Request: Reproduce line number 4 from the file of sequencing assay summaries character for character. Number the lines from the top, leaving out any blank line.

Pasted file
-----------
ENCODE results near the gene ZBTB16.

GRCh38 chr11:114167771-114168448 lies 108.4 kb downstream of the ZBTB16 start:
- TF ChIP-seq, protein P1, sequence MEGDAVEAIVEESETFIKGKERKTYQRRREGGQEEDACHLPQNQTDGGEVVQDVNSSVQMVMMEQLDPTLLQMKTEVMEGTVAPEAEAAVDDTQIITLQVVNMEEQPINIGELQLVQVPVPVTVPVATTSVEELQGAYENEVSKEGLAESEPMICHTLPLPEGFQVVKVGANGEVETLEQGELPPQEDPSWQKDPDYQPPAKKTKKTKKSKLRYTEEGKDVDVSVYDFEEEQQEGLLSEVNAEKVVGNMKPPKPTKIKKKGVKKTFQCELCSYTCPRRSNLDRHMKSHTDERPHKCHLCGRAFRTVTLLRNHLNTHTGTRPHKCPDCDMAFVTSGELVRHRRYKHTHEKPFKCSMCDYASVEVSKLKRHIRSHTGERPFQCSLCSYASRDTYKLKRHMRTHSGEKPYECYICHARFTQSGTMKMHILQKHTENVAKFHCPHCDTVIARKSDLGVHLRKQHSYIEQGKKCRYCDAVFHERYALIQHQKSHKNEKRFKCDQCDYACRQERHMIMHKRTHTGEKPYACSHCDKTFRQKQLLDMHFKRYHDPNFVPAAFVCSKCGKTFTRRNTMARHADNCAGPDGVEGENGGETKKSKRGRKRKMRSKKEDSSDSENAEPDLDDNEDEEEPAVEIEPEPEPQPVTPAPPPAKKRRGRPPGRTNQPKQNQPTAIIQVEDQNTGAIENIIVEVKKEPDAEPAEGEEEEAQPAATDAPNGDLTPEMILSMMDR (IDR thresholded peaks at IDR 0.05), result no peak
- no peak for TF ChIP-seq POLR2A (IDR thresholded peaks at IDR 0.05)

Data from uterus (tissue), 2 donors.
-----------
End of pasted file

- no peak for TF ChIP-seq POLR2A (IDR thresholded peaks at IDR 0.05)